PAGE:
My first aviation engineering project was on the New Indianapolis International Airport Midfield Terminal Project. A Greenfield construction project constructing a brand new terminal, and all supporting facilities, it was the largest capital spending project in Indiana history at the time. This project launched my career and is, incidentally, what led me down the path of heading overseas to Abu Dhabi.
The biggest thing I remember though is the team, the people. All of the people were seriously committed to the job and to each other. It was genuine teamwork; a solid group of people who had each others back, played jokes on each other, taught each other valuable lessons, and built something great.
So good to see IND being recognized as the best airport in North America by ACI… for the 10th consecutive year. A testament to the city and the team that build the airport.
Nifty article on the history of the Toyota Land Cruiser. Toward the end it focuses more on the European spec Prado, but still quite informative.
There will be untold amounts of creative destruction as self driving cars take over our automotive transit.
Great article in the Wall Street Journal on the ongoing development of self-driving cars. A couple points:
- The firsthand account from a reporter in 1897 of his first drive in a horseless carriage is priceless.
- Google is merely tinkering with self-driving cars… Ford, Volvo, Audi, Mercedes are already implementing this in Europe
- The US government needs to, at the very least, get out of the way of the automakers on this one. Ideally they’d be looking at ways to be steering our infrastructure spending toward the impending revolution of self-driving cars.
Make no mistake, self-driving cars are the way of the future. People aren’t going to give up the autonomy afforded to them by automobiles in favor of trains, planes, bikes, etc. Those modes of transportation serve their purposes, but day-in-day-out family life requires an automobile. Self-driving cars will reduce accidents, increase transportation network efficiency, increase fuel efficiency, and redeem millions of hours of lost commute time. It’s the natural next step for our transportation infrasatructure. Think about the movies “Minority Report” or “I, Robot” for a glimpse of the way automobiles will serve us in the future.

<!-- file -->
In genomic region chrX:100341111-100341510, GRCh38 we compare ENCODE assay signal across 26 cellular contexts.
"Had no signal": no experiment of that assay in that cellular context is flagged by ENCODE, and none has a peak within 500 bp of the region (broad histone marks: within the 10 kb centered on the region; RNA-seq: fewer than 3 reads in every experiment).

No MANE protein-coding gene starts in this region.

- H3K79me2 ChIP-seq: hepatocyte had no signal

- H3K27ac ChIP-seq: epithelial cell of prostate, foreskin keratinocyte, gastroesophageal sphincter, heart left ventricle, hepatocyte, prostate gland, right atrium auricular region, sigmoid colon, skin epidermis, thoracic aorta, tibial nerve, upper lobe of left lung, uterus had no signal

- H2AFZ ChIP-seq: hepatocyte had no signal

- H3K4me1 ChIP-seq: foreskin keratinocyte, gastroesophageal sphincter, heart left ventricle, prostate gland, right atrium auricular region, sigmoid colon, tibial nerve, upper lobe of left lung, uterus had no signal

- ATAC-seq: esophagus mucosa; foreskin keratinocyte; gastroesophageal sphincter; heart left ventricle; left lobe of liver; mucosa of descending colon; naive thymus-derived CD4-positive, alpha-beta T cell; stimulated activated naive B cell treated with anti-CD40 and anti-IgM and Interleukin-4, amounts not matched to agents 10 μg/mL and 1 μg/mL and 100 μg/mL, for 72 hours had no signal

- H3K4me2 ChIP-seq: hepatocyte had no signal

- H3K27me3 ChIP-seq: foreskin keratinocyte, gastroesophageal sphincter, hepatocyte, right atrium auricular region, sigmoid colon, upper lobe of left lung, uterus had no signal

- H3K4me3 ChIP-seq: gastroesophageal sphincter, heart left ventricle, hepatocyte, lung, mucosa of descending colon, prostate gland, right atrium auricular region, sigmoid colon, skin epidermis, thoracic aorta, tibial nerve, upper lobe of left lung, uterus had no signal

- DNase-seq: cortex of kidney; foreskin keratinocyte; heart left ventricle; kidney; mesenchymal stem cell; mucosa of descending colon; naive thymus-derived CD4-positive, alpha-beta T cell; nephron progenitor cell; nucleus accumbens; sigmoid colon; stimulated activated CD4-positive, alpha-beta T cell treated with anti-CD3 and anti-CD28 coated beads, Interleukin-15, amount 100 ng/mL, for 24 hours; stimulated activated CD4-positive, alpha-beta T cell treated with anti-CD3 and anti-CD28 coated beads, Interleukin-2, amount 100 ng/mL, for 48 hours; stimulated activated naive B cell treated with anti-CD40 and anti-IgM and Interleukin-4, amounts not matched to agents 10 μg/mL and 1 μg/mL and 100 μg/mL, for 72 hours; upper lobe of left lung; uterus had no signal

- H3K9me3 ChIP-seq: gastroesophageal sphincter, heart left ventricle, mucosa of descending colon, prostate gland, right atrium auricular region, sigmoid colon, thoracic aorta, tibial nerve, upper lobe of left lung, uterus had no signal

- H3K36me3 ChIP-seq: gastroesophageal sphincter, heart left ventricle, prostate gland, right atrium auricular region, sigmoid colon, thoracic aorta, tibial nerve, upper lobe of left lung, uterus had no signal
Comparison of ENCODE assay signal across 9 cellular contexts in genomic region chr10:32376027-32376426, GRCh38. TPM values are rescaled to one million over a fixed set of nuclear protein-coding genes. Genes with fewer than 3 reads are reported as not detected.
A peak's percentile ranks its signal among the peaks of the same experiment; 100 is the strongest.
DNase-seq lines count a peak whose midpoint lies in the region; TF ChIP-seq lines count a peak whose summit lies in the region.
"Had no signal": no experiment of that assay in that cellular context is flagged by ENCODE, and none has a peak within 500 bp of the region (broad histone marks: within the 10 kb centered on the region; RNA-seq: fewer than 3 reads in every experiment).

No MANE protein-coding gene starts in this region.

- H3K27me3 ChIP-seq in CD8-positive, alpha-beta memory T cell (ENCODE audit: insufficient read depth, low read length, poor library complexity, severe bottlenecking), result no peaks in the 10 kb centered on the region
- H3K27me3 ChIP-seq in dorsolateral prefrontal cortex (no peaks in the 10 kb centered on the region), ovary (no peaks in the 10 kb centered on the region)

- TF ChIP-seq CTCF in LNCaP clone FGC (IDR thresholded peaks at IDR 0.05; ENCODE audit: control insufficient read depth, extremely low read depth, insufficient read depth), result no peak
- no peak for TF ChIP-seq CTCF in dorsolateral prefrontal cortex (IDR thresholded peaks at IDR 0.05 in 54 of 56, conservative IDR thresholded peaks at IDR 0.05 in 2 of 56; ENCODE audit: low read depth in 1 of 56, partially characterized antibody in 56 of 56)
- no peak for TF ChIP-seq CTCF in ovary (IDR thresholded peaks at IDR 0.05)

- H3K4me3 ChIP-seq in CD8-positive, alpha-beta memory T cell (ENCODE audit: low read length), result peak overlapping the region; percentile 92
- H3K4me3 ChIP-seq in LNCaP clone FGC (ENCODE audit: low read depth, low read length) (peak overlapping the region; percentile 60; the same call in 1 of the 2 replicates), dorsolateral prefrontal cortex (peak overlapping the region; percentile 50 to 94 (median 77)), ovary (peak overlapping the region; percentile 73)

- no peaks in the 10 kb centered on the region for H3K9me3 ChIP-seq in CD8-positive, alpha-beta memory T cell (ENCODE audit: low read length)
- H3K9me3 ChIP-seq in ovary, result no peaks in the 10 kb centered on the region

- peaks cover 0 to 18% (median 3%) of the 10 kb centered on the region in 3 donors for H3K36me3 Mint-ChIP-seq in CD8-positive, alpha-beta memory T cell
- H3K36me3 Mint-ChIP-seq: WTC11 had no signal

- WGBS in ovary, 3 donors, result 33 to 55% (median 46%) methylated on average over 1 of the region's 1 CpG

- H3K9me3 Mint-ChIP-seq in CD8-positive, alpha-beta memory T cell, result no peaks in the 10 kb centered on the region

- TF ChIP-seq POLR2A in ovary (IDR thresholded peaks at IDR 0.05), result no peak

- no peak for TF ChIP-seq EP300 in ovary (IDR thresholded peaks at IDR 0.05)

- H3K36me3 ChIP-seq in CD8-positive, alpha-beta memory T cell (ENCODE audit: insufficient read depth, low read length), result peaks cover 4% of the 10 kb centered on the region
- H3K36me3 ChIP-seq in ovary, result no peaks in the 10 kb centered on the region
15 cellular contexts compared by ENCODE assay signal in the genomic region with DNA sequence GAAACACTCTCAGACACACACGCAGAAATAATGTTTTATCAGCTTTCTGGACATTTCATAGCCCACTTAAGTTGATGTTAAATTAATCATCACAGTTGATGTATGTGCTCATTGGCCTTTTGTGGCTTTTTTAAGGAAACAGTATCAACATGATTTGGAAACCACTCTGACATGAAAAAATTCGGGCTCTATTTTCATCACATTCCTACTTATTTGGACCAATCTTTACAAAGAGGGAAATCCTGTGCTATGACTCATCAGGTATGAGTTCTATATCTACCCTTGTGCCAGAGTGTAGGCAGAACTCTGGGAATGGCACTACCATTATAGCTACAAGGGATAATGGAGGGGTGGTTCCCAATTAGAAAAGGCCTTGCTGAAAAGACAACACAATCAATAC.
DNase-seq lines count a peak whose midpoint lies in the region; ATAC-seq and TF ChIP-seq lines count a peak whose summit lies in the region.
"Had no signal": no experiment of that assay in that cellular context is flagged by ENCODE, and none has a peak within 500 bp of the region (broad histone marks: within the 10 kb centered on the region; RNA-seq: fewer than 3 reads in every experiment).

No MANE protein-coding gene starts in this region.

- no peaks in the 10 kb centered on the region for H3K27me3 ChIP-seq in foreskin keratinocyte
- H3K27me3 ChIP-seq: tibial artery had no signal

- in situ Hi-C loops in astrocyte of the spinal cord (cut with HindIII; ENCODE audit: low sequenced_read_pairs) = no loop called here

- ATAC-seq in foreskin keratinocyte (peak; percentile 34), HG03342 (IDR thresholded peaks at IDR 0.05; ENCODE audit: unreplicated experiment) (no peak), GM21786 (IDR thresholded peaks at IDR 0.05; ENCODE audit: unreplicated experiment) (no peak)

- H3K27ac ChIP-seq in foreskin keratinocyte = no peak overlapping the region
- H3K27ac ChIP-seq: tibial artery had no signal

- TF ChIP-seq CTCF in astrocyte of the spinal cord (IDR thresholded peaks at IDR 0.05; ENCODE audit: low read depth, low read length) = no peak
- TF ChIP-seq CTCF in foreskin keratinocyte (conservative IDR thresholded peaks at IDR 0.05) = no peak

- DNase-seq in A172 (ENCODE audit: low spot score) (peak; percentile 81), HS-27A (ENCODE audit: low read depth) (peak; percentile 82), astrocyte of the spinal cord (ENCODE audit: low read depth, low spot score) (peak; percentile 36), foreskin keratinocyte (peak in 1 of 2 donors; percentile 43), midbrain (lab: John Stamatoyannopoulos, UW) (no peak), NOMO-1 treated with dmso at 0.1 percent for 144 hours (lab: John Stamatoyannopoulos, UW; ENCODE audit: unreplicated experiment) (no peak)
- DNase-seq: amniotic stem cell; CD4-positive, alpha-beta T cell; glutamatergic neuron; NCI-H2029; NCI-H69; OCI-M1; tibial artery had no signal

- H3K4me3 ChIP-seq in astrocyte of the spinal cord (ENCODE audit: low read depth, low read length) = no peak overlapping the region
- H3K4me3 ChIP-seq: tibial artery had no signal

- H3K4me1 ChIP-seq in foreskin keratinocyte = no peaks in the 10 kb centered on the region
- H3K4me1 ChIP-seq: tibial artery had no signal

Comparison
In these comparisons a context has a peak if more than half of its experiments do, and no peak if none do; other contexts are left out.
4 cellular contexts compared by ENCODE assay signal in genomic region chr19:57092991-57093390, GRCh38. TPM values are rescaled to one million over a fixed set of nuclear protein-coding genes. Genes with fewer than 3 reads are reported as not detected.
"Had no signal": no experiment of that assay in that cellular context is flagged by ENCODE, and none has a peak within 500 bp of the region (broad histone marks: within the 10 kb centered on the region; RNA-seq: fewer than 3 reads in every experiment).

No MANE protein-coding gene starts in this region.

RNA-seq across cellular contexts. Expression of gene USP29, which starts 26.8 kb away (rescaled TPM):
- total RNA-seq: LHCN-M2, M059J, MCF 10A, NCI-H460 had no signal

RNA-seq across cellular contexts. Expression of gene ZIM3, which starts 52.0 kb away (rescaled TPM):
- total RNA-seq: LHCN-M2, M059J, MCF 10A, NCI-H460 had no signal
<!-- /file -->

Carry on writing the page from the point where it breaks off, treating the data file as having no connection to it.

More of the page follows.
A final thought. I don’t trust Google on this one. They want to be at the front of the self-driving car market in America for ulterior motives. They aren’t trying to make the transportation infrastructure more efficient, they are trying to collect more data on your lifestyle habits so they can sell more advertising.
Now this is cool! A website in a similar vein as Expedia or Kayak that let’s you find the best rates for freight shipping. It’s called FreightOS. It actually looks very well done. Freight shipping is an awkward and clumsy process for the one-off shipment… for instance when I shipped some of my belongings from the US to the UAE. I had to rely on a shipper who kept a lot of the details and pricing very opaque.
Hopefully a competitive bidding site like this will encourage more transparency and shippers being up front with hidden charges and costs. Perhaps not though… on Kayak and Expedia the prices you find are before taxes and fees.